Raising kids in the internet era? Five years of age is the digital turning point. Parental control tools popular among Brits, not so much with Germans, but all agree – kids go digital too early.
Nowadays, the internet and technology have become so important for business, travel and many other everyday tasks that they practically surround us all the time. This is true for the younger generation as well, including even the smallest children, but online surveys by ESET show that a majority of parents in Russia, the United Kingdom, Germany and the United States are not at all happy about this.
The polls show that an overwhelming 96.6% of Russian respondents agree (26%) or strongly agree (70.6%) with the claim that “children today are using technology and the internet at too young an age”. Only 3.4% say they think the opposite is true.
On the other hand, Germans seem to be more enthusiastic about the role modern technologies play in the lives of their children, with less than two thirds agreeing (31.8%) or agreeing strongly (33.5%) with the same statement.
Americans are slightly more conservative. More than two in three (67.8%) Americans thought that the internet and various technologies were present too early in the lives of kids today, with the rest being more positive about these influences.
With 40.5% agreeing and 23.9% strongly agreeing with the statement, British parents are marginally less reserved when it comes to the role of modern devices and online resources in the lives of the younger generation.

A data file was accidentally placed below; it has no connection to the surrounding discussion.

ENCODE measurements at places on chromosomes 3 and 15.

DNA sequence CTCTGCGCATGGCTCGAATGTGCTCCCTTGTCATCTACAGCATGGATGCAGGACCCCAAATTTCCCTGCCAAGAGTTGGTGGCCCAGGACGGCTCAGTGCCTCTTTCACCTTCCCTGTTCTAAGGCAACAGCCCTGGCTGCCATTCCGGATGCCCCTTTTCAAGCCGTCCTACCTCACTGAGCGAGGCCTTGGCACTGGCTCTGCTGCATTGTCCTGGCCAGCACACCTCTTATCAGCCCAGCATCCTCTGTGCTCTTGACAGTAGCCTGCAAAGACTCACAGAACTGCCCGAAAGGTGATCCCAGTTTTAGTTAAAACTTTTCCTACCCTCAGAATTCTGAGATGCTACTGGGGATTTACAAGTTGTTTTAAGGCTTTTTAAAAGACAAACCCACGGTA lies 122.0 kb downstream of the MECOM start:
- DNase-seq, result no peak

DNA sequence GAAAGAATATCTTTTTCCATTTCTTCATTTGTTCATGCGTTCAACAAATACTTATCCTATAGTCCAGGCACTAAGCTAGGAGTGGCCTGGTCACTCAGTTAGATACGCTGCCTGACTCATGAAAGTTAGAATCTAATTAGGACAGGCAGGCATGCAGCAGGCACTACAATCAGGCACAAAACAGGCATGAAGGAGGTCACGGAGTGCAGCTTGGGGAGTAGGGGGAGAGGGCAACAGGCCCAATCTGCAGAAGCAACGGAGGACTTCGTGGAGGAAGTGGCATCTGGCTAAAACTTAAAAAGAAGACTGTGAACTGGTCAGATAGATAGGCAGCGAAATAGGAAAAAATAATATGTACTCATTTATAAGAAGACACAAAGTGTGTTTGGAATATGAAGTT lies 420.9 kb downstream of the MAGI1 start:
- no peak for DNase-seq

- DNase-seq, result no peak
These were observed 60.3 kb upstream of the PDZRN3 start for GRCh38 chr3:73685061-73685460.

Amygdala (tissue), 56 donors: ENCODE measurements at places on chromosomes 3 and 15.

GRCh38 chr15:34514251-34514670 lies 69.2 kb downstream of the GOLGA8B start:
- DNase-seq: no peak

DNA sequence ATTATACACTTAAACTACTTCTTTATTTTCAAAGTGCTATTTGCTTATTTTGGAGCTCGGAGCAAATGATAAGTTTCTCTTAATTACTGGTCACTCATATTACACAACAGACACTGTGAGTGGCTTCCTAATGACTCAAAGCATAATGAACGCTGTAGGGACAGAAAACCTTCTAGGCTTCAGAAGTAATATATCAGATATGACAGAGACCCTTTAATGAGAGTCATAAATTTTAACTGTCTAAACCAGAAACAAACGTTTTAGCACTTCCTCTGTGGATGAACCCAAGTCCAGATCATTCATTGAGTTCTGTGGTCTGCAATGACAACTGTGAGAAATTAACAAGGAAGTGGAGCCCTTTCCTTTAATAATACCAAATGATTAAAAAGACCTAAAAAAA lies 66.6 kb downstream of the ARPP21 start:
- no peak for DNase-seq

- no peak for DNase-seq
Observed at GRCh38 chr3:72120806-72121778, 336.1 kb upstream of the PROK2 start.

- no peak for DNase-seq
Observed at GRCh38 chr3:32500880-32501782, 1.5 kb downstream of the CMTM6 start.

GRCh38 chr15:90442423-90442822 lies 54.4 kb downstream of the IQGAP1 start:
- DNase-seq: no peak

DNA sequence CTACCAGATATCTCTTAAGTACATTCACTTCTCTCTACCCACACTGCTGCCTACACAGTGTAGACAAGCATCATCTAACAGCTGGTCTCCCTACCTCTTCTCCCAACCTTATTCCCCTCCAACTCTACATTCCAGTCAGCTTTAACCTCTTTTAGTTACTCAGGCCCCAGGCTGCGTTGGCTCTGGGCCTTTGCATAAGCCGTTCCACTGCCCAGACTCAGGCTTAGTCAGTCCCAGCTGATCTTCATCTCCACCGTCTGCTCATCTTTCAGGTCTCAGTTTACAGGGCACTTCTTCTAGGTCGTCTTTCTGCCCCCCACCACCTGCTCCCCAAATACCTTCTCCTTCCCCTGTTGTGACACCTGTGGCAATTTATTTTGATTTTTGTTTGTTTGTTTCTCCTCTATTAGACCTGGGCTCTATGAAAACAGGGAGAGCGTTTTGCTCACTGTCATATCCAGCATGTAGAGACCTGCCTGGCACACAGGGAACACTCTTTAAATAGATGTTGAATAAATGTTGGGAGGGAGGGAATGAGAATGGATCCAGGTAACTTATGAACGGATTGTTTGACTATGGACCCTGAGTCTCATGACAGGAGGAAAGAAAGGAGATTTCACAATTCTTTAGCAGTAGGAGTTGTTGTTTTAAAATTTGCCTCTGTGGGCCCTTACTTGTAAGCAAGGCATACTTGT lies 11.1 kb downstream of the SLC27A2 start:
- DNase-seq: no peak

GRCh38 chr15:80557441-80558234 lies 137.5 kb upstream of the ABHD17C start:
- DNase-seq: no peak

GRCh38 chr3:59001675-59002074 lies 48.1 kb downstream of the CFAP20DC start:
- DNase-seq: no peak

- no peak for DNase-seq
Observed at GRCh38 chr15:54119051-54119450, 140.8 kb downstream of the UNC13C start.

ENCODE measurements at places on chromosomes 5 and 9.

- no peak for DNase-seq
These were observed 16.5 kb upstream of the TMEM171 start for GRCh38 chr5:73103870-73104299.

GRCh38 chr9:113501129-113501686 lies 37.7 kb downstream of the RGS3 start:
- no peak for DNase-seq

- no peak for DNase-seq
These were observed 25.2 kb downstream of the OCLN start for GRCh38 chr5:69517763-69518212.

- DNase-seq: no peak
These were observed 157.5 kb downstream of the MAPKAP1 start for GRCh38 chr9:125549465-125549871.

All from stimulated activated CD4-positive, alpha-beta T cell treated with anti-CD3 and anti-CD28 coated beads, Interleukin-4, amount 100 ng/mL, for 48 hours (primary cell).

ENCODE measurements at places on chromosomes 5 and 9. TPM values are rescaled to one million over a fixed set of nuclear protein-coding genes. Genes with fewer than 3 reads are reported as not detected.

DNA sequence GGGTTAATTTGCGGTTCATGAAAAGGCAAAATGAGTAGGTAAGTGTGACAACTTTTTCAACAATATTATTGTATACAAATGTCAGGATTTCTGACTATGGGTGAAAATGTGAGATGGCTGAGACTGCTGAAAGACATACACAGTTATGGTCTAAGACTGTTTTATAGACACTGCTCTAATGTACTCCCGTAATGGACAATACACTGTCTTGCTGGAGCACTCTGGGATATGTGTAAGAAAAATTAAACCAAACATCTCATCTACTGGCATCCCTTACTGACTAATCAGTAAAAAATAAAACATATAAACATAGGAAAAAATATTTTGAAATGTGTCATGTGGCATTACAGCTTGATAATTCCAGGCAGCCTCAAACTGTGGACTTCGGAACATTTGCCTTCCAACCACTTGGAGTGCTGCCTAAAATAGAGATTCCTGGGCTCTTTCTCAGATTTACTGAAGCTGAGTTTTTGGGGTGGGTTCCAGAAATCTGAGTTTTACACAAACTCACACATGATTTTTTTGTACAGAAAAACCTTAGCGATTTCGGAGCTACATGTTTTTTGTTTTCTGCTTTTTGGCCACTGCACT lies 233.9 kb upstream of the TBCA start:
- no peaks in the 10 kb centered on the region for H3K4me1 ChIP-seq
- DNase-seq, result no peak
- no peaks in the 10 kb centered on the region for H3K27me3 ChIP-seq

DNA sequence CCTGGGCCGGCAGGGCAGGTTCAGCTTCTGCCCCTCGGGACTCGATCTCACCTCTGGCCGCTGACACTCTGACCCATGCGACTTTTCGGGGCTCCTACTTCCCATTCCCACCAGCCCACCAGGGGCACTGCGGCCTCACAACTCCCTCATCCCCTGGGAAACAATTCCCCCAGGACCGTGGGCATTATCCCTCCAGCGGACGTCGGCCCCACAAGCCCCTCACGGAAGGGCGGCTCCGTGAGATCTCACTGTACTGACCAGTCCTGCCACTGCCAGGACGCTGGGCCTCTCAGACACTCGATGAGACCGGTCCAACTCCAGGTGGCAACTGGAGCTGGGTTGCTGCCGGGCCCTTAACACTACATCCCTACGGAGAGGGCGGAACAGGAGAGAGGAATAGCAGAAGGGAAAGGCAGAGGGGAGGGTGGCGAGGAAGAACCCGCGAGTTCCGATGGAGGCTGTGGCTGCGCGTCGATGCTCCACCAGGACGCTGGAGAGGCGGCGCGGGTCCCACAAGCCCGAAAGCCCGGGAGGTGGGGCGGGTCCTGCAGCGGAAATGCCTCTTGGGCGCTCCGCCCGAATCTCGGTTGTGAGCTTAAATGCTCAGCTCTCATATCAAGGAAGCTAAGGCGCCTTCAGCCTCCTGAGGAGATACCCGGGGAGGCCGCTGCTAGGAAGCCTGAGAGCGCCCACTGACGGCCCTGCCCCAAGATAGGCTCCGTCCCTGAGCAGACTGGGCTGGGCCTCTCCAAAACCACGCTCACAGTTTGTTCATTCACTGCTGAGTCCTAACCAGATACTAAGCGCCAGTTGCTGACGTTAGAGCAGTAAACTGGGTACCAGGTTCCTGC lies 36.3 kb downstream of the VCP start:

Interestingly, the British appear to be the strongest adopters of parental control tools like ESET Parental Control for Android among the four surveyed countries. As many as 73% of them stated that they use such a solution to monitor their children, leaving about one-quarter with no protection.
This contrasts with the situation in Germany, where ESET’s survey reveals that 56% opt for non-technological means to keep an eye on their offspring. This means that only 44% of German parents currently use technology to monitor what their kids are up to in the virtual world.
In the same online survey, 38% of parents in the United States said they don’t use any parental control solutions, followed by Russia on 44%.
The Internet surveys used to gather these statistics were carried out in January 2016. A thousand respondents participated in each national survey, which targeted British, American, German and Russian participants. UK, US and German data were provided by Google Consumer Surveys, and the Russian data by Merku.
The full story is available on ESET Ireland’s blog.
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